In 2016 Britain and Bahrain are celebrating 200 years of bilateral relations between the two Kingdoms. Below we look at a number of reasons why these relations matter today:
Shared values and vision
As a constitutional monarchy committed to reform, arguably Bahrain is Britain’s partner of choice in the region. Bahrain’s progressive 2001 constitution enshrines the freedoms and rights of all faiths and ethnicities, while also being the state in the region which has done the most to empower women and facilitate foreign investment.
With Bahrain’s commitment to combatting terrorism, extremism and intolerance in the region, the two nations see eye-to-eye on a broad range of issues.
Close friends and partners
Mutual support and defence
The establishment of the new £16 million permanent UK naval base in Bahrain signals Britain’s long-term commitment to investing in Bahrain and is a sign of Britain’s confidence in the Kingdom’s stability and durability as a close ally.
The project has been described as “the UK’s biggest operational theatre outside of the UK” and the base with a 30-year lifespan represents a considerable investment. This is just one example of a broad range of military cooperation between Bahrain and the UK.
Support for reforms
Britain arguably has been the most consistent state in supporting Bahrain’s reform process. Britain has also demonstrated itself to be a constructive partner in Bahrain’s efforts to improve its human rights record.
According to the British Foreign Office: “The UK’s package of technical assistance to support reform in Bahrain began in 2012. Much of it has focused on building effective and accountable institutions, strengthening the rule of law and police and justice reform, in line with the recommendations in the Bahrain Independent Commission of Inquiry and UN Universal Periodic Review. This cooperation will continue in 2016… Beneficiaries of the UK’s support include independent human rights and oversight institutions such as the National Institution of Human Rights, Ministry of Interior Ombudsman, Prisoners’ and Detainees’ Rights Commission and Special Investigations Unit, who provide independent oversight of police behaviour and detention standards, and were established as a result of BICI recommendations.”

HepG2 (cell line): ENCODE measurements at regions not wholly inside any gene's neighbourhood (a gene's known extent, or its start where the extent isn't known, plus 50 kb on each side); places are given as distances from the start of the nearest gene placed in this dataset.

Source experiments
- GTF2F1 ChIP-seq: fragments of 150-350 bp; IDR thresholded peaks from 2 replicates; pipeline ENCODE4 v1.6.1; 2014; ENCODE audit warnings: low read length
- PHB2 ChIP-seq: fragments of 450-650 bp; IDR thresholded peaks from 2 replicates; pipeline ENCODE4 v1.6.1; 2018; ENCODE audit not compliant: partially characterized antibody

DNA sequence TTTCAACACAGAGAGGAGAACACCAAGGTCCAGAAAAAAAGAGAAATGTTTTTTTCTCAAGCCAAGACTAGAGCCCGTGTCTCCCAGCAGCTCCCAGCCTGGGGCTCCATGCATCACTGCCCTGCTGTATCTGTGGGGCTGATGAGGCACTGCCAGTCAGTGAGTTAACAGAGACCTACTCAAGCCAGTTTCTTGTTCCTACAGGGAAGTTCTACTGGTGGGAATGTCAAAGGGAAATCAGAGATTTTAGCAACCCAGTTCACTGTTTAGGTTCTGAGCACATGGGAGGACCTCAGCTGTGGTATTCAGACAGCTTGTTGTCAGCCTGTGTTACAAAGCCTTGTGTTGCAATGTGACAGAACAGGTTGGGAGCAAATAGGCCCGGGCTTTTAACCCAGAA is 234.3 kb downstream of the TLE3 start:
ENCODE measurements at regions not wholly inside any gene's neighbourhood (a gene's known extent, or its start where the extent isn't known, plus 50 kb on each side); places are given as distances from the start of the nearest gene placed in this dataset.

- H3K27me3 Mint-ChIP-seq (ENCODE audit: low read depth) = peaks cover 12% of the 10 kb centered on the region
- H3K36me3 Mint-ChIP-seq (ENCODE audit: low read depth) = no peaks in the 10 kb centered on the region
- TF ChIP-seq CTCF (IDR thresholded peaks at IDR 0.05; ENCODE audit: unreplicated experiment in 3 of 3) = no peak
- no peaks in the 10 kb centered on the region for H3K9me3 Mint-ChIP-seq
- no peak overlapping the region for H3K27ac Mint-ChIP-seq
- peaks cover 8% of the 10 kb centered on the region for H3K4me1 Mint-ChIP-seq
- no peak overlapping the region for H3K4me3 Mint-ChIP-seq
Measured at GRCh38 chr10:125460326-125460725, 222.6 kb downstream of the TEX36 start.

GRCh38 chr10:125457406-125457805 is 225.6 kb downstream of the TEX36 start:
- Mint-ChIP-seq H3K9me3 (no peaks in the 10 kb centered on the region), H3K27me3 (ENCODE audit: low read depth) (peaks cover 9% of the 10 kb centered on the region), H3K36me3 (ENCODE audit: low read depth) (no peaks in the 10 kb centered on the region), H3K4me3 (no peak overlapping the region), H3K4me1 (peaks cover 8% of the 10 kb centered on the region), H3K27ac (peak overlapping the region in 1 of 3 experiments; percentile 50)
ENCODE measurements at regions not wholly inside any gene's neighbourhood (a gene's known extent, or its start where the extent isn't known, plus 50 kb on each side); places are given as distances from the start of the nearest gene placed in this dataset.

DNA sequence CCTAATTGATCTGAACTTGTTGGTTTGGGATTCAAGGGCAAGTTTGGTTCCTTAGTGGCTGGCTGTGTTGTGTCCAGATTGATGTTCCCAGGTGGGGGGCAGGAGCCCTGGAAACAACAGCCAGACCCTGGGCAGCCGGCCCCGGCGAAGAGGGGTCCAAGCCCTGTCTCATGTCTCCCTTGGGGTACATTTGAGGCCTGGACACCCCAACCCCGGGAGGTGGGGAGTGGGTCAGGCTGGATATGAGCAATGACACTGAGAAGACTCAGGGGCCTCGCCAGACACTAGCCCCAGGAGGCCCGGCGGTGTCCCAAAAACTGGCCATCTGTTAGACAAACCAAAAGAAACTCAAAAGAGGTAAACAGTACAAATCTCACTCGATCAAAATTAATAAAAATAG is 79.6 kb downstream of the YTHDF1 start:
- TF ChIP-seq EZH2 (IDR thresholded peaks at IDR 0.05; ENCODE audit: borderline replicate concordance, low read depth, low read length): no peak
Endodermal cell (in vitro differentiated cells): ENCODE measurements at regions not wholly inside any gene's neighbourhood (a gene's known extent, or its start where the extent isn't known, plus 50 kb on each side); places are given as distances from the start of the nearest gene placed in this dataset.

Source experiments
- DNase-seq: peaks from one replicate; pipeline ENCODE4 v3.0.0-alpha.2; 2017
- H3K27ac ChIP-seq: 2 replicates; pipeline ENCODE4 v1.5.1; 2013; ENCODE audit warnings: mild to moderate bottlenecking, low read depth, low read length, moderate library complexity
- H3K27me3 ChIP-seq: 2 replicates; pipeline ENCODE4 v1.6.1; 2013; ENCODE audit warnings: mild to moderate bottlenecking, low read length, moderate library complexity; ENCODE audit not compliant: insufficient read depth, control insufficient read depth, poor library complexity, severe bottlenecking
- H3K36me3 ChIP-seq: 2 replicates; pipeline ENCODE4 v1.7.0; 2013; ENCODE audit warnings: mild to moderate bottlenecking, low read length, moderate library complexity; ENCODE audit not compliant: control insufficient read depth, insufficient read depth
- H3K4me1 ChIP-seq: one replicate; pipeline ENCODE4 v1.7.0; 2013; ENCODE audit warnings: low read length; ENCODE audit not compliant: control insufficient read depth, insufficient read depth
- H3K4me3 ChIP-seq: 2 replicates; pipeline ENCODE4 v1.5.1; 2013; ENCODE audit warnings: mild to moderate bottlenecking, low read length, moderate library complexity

Bahrain’s pro-business regulatory environment and initiatives for facilitating inward investment and foreign businesses have encouraged numerous major UK firms to set themselves up in the Kingdom.
According to Britain’s former Ambassador Iain Lindsay: “There are 90 branches of British companies in Bahrain, over 500 active UK commercial agencies in Bahrain and in addition there are over 350 Bahraini companies who have UK partners… British companies use Bahrain as a platform to enter the region as the kingdom is strategically located, provides trained Bahraini workforce and still has a good reputation as the best regulated and open market in the Gulf.”
Treaty relations between the two states go back to 1816, when the British Political Resident William Bruce signed a treaty guaranteeing British neutrality in ongoing conflict between Bahrain and Oman. Although this treaty didn’t get formal recognition from the British Government, relations were consolidated through the 1820 General Maritime Treaty which recognized the Al Khalifa dynasty as the legitimate rulers of Bahrain.
Relations went a stage further with the 1861 “Perpetual Truce of Peace and Friendship”, which guaranteed that Bahrain’s leaders remained fully independent while pledging British maritime protection.
After the British Government persuaded the Shah of Iran to drop all baseless claims over Bahrain, following a 1970 referendum in which the overwhelming majority of Bahrainis chose full independence, Bahrain was internationally recognized as a fully sovereign state in 1971.